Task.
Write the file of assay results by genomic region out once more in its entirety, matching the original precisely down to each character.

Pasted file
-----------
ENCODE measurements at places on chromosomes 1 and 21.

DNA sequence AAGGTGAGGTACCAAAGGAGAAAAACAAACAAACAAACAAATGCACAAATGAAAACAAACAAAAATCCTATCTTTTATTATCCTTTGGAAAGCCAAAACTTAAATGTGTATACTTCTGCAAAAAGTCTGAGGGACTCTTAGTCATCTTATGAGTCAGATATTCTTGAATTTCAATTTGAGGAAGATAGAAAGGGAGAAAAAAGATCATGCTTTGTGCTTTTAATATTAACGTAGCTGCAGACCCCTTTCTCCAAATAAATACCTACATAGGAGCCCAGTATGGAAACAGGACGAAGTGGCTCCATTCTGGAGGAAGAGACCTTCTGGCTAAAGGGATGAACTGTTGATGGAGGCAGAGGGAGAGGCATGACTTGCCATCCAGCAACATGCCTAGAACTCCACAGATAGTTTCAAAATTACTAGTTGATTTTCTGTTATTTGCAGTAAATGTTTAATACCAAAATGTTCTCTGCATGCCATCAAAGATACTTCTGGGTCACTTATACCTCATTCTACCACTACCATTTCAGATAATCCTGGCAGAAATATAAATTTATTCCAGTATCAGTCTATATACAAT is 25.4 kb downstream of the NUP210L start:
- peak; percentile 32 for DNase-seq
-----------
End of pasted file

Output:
ENCODE measurements at places on chromosomes 1 and 21.

DNA sequence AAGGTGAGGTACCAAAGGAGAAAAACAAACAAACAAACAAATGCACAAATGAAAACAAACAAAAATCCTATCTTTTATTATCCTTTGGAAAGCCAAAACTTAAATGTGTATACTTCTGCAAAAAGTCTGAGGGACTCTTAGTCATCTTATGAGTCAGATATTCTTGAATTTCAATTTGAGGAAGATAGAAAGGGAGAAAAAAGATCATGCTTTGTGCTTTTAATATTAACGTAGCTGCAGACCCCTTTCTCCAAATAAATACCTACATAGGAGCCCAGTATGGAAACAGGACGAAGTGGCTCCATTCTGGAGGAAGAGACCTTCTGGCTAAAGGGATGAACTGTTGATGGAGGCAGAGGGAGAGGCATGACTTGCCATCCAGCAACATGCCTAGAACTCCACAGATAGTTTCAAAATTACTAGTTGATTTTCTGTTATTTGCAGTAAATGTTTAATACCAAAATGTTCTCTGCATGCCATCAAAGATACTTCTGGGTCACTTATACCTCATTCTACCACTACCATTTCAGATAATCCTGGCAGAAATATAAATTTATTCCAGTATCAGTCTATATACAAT is 25.4 kb downstream of the NUP210L start:
- peak; percentile 32 for DNase-seq